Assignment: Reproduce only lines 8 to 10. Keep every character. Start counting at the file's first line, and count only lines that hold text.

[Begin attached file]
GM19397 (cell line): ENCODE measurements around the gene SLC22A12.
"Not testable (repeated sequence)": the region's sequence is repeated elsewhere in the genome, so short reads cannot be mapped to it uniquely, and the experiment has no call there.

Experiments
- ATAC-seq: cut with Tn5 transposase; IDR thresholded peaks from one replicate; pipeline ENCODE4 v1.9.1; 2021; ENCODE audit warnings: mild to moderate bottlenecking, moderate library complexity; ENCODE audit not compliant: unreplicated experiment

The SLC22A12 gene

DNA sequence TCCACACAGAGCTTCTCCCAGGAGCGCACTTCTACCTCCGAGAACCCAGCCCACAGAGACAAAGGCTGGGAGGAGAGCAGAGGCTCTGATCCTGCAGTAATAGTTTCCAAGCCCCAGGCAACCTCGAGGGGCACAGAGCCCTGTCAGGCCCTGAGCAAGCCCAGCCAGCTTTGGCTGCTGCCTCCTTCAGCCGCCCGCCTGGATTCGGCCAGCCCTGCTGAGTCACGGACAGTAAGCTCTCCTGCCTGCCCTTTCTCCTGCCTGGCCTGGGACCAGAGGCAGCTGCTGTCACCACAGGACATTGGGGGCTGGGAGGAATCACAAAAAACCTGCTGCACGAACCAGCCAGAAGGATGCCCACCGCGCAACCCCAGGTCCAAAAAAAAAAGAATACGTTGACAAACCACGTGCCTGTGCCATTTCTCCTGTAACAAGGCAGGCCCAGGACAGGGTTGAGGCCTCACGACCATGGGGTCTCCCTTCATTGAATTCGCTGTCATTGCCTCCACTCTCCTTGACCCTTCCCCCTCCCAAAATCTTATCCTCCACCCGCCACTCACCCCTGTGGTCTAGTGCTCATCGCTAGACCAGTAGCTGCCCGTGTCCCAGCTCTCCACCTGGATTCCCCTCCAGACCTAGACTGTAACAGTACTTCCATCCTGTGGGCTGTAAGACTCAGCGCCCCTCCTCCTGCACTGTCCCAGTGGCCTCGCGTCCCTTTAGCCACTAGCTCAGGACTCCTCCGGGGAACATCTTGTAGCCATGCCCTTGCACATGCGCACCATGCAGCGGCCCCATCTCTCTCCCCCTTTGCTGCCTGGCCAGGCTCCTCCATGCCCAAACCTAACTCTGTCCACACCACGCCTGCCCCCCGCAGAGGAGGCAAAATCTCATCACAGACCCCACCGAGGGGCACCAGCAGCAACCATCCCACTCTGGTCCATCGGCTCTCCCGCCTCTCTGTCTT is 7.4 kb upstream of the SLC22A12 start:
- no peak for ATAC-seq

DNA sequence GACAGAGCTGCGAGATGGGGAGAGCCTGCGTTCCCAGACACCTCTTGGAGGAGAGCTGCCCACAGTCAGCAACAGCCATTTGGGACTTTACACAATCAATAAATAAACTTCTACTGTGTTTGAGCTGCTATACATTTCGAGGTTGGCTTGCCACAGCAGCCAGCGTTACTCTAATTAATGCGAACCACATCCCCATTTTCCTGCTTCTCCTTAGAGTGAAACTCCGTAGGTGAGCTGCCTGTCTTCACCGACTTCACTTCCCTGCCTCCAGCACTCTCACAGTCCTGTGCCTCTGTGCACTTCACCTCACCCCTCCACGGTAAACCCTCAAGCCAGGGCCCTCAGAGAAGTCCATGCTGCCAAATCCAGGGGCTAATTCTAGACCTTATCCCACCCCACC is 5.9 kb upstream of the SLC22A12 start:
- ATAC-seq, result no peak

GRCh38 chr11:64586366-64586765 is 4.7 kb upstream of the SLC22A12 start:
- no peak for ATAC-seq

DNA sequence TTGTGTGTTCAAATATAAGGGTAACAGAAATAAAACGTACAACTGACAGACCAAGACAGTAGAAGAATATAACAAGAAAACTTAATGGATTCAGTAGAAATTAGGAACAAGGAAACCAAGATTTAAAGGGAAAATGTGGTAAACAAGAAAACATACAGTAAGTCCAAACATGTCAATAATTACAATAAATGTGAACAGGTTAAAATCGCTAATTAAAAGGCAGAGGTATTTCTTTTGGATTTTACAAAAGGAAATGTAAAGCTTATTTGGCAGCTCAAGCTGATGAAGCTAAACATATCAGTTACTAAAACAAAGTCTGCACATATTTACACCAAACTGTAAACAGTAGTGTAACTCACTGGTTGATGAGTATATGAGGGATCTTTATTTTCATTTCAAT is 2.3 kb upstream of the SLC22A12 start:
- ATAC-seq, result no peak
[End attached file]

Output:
DNA sequence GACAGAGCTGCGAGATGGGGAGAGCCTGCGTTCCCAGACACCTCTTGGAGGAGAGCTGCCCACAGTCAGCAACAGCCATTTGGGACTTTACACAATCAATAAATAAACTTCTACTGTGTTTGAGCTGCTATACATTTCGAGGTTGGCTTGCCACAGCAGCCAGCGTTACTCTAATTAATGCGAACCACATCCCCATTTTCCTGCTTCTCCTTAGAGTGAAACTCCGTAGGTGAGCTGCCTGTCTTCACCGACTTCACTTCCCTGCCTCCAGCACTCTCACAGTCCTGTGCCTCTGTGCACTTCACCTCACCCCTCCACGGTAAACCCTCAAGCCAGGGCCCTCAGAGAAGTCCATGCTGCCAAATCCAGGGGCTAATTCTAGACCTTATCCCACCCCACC is 5.9 kb upstream of the SLC22A12 start:
- ATAC-seq, result no peak

GRCh38 chr11:64586366-64586765 is 4.7 kb upstream of the SLC22A12 start: